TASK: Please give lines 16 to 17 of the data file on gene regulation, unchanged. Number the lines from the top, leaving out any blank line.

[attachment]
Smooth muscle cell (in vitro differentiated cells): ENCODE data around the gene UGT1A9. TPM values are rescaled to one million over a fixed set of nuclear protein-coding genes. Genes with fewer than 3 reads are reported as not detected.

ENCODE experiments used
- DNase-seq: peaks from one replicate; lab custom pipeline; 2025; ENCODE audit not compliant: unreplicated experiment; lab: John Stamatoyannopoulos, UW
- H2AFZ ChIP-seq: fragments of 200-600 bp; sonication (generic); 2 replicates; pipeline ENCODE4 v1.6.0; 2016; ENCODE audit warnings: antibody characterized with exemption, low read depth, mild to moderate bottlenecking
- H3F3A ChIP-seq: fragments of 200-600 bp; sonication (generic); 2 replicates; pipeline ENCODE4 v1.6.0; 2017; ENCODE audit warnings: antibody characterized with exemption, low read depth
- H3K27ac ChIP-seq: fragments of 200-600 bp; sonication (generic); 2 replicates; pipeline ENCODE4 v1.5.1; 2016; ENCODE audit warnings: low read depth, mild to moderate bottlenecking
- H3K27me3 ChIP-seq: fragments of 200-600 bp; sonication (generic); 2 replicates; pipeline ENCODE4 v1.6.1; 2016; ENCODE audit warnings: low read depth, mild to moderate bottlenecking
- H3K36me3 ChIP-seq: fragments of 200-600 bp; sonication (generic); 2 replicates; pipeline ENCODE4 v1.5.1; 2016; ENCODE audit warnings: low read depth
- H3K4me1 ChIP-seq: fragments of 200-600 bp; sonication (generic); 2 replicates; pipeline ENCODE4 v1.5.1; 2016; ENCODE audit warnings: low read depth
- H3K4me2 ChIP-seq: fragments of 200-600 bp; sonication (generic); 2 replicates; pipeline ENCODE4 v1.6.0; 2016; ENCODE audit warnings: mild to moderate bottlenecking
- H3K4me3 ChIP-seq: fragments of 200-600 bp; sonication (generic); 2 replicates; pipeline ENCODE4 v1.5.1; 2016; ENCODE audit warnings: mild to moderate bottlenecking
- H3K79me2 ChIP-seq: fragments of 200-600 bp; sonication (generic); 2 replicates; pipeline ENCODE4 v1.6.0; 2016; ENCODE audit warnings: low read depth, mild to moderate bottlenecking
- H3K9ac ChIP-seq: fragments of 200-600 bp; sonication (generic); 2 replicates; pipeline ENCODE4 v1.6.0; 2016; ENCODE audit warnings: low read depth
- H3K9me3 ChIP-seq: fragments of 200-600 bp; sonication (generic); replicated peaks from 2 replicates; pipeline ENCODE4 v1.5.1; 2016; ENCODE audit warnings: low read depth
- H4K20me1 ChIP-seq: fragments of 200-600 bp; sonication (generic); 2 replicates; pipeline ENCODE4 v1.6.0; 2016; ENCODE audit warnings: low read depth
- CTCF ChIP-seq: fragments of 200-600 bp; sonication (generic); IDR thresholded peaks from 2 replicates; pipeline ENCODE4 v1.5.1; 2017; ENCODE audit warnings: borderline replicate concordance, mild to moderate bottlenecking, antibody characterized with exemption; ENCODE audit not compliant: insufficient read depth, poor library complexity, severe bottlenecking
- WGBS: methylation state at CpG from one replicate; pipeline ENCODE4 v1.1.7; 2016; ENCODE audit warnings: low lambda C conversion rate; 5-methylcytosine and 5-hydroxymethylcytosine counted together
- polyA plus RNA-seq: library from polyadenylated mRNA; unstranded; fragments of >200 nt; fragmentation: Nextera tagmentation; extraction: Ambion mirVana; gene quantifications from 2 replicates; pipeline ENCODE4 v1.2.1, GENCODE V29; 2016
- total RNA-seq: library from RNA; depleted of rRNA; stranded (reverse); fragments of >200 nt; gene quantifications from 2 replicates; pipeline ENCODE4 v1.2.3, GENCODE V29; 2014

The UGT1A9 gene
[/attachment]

- CTCF ChIP-seq: fragments of 200-600 bp; sonication (generic); IDR thresholded peaks from 2 replicates; pipeline ENCODE4 v1.5.1; 2017; ENCODE audit warnings: borderline replicate concordance, mild to moderate bottlenecking, antibody characterized with exemption; ENCODE audit not compliant: insufficient read depth, poor library complexity, severe bottlenecking
- WGBS: methylation state at CpG from one replicate; pipeline ENCODE4 v1.1.7; 2016; ENCODE audit warnings: low lambda C conversion rate; 5-methylcytosine and 5-hydroxymethylcytosine counted together